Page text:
2
$\begingroup$

I found this problem in a problem set on primitive roots (it is later used to prove other statements) and after trying for some time I couldn't solve it.

Let $r,s \in \mathbb{N}$ prove that there exists $a,b$ coprime integers such that $a | r$, $b|s$ and $lcm(r,s) = ab$

I've tried something like: $$a | r \, , \, r|lcm(r,s) \,\Rightarrow a|lcm(r,s)$$ $$b | s \, , \, s|lcm(r,s) \,\Rightarrow b|lcm(r,s)$$ As $gcd(a,b) = 1$ then: $$ab|lcm(r,s)$$

I was trying to prove the opposite but I can't find the way.

$\endgroup$
1
$\begingroup$

Let $d=\gcd(r,s)$ with factorization $\prod p_i^{a_i}$. Consider each prime factor $p_i$ of $d$ in turn in order to build two components $e,f$ with $ef=d$. If the multiplicity of $p_i$ in $r$ is $a_i$, assign $p_i^{a_i}$ to $e$, otherwise assign it to $f$.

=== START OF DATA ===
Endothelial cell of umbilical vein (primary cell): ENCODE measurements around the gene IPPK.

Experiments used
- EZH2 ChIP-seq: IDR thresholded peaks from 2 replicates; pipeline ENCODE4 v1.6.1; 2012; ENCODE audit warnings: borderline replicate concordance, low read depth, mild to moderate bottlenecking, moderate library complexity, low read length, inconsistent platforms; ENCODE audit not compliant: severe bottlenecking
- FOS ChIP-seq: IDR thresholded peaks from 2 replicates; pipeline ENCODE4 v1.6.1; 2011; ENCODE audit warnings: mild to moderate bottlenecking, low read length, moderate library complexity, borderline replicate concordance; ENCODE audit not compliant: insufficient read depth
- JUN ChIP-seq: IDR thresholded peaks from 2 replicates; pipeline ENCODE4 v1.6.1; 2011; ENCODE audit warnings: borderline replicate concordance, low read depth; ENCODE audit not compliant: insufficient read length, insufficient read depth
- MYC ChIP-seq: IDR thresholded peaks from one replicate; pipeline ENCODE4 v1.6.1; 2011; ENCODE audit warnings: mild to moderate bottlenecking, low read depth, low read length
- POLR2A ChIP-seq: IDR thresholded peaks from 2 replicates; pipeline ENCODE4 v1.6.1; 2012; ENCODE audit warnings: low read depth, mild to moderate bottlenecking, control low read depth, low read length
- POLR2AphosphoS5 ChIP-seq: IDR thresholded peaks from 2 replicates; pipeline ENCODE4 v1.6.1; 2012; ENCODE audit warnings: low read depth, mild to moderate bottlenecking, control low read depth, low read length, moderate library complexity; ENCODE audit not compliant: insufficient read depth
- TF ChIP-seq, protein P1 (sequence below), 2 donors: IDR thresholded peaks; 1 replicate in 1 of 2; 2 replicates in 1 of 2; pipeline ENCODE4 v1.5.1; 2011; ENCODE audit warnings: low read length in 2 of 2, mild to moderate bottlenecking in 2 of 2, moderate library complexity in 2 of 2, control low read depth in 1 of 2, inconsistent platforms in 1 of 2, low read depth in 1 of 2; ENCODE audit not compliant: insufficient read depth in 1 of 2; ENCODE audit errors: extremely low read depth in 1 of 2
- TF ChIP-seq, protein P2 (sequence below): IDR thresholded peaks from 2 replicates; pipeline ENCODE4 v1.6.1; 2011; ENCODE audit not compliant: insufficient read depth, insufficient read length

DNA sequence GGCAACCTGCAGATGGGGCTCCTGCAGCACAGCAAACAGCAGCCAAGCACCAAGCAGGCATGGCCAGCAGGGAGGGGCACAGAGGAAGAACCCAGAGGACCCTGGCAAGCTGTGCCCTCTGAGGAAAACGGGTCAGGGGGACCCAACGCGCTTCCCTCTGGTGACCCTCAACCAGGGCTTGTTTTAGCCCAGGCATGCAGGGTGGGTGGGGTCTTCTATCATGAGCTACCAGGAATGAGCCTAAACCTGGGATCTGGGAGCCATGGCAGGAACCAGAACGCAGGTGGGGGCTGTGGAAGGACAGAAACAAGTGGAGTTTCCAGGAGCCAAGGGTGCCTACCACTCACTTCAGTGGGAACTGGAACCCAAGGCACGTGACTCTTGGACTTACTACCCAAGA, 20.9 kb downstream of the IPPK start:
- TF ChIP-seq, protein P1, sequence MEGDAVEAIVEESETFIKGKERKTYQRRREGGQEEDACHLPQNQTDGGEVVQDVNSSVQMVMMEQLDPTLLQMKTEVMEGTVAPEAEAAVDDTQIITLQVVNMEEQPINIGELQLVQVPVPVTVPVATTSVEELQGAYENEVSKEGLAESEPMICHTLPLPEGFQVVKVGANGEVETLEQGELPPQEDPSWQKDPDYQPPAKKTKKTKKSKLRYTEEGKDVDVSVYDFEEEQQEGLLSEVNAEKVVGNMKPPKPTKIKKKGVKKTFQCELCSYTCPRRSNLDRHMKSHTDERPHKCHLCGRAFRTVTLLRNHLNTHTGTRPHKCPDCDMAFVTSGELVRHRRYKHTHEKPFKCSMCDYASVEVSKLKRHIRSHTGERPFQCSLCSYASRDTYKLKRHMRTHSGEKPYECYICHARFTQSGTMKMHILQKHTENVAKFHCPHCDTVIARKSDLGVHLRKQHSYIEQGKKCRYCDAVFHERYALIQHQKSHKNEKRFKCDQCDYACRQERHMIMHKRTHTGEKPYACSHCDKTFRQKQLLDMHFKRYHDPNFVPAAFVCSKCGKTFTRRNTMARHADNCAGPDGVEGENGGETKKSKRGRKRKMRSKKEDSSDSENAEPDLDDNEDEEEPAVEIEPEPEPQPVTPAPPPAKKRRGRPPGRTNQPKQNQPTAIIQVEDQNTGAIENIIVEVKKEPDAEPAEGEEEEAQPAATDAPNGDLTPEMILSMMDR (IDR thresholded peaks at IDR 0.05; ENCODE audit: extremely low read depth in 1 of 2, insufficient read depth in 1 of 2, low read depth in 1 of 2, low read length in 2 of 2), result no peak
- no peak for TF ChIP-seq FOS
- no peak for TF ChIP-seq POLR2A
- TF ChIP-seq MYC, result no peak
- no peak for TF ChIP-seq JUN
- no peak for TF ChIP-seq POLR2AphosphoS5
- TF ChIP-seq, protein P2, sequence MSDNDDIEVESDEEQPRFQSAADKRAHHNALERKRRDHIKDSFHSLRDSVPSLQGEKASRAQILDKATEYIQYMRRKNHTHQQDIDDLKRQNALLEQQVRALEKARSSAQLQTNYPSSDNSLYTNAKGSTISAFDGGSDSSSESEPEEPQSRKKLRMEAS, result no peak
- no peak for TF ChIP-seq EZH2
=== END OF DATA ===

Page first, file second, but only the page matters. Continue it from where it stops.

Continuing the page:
Now set $a=r/e$ and $b=s/f$. This gives $ab = rs/d = \text{lcm}(r,s)$ and for each common prime factor of $r$ and $s$ eliminates that from one of the terms $a,b$, giving $\gcd(a,b) = 1$.

$\endgroup$
  • $\begingroup$ Thanks! I was trying to avoid prime decompositon, though. $\endgroup$ – Cronenberg Feb 1 '17 at 4:38
  • $\begingroup$ @Cronenberg me too, but I think it is essential. $\endgroup$ – Joffan Feb 1 '17 at 4:46

Your Answer

By clicking “Post Your Answer”, you agree to our terms of service, privacy policy and cookie policy

Not the answer you're looking for? Browse other questions tagged or ask your own question.